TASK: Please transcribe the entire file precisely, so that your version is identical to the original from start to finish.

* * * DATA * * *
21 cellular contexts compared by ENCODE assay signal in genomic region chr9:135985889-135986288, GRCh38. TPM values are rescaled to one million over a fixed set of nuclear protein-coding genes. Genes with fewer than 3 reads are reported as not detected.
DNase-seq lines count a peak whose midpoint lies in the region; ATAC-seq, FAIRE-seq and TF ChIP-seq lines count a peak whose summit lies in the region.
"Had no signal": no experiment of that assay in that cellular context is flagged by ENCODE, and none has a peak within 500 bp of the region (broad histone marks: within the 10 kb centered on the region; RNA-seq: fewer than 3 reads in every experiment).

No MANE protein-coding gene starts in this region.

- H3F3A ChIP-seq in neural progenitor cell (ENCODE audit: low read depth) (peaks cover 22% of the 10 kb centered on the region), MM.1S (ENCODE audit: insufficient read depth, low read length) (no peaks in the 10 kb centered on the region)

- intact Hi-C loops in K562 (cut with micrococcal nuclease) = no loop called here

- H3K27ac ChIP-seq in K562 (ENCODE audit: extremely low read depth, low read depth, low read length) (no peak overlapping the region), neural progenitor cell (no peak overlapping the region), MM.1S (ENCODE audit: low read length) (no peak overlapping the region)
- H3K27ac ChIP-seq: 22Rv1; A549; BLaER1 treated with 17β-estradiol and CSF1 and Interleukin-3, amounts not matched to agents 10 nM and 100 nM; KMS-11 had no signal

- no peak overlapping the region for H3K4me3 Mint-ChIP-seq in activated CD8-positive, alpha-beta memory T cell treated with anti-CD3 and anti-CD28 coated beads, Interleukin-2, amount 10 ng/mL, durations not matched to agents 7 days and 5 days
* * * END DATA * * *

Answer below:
21 cellular contexts compared by ENCODE assay signal in genomic region chr9:135985889-135986288, GRCh38. TPM values are rescaled to one million over a fixed set of nuclear protein-coding genes. Genes with fewer than 3 reads are reported as not detected.
DNase-seq lines count a peak whose midpoint lies in the region; ATAC-seq, FAIRE-seq and TF ChIP-seq lines count a peak whose summit lies in the region.
"Had no signal": no experiment of that assay in that cellular context is flagged by ENCODE, and none has a peak within 500 bp of the region (broad histone marks: within the 10 kb centered on the region; RNA-seq: fewer than 3 reads in every experiment).

No MANE protein-coding gene starts in this region.

- H3F3A ChIP-seq in neural progenitor cell (ENCODE audit: low read depth) (peaks cover 22% of the 10 kb centered on the region), MM.1S (ENCODE audit: insufficient read depth, low read length) (no peaks in the 10 kb centered on the region)

- intact Hi-C loops in K562 (cut with micrococcal nuclease) = no loop called here

- H3K27ac ChIP-seq in K562 (ENCODE audit: extremely low read depth, low read depth, low read length) (no peak overlapping the region), neural progenitor cell (no peak overlapping the region), MM.1S (ENCODE audit: low read length) (no peak overlapping the region)
- H3K27ac ChIP-seq: 22Rv1; A549; BLaER1 treated with 17β-estradiol and CSF1 and Interleukin-3, amounts not matched to agents 10 nM and 100 nM; KMS-11 had no signal

- no peak overlapping the region for H3K4me3 Mint-ChIP-seq in activated CD8-positive, alpha-beta memory T cell treated with anti-CD3 and anti-CD28 coated beads, Interleukin-2, amount 10 ng/mL, durations not matched to agents 7 days and 5 days